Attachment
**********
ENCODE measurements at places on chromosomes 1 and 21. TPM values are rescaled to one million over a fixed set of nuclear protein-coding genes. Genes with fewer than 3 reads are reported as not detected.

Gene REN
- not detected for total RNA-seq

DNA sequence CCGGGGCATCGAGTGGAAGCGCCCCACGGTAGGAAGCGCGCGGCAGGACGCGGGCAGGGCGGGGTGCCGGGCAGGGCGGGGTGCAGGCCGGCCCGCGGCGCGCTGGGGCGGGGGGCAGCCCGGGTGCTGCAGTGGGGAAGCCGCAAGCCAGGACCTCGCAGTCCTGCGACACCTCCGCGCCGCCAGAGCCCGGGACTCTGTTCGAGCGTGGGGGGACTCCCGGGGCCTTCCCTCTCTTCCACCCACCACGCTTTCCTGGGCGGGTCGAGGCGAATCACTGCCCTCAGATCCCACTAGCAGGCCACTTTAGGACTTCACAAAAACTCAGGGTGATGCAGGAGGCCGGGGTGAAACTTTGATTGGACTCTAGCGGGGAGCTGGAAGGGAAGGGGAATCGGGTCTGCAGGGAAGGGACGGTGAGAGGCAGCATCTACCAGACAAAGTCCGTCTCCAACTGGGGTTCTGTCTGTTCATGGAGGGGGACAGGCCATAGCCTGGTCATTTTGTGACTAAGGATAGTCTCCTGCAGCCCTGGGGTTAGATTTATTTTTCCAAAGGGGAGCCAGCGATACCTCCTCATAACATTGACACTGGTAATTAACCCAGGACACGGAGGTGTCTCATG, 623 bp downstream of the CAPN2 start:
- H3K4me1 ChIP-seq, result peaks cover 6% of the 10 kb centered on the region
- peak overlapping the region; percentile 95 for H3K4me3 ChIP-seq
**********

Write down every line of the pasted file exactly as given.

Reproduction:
ENCODE measurements at places on chromosomes 1 and 21. TPM values are rescaled to one million over a fixed set of nuclear protein-coding genes. Genes with fewer than 3 reads are reported as not detected.

Gene REN
- not detected for total RNA-seq

DNA sequence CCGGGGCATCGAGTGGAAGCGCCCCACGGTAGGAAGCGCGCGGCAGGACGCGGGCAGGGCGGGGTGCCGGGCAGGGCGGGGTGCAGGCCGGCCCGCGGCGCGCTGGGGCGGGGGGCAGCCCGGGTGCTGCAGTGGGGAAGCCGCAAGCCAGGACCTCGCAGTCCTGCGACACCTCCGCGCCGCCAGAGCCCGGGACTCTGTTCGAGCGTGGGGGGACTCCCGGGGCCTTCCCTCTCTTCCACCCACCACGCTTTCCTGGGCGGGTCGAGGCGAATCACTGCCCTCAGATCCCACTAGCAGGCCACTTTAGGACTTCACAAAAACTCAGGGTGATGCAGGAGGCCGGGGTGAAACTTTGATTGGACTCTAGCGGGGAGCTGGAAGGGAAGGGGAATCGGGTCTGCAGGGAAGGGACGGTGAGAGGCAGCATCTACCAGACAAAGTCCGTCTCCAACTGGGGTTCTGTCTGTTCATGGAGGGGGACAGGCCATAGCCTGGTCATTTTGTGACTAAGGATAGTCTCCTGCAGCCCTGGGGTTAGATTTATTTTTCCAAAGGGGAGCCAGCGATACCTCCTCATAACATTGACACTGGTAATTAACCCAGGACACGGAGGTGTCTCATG, 623 bp downstream of the CAPN2 start:
- H3K4me1 ChIP-seq, result peaks cover 6% of the 10 kb centered on the region
- peak overlapping the region; percentile 95 for H3K4me3 ChIP-seq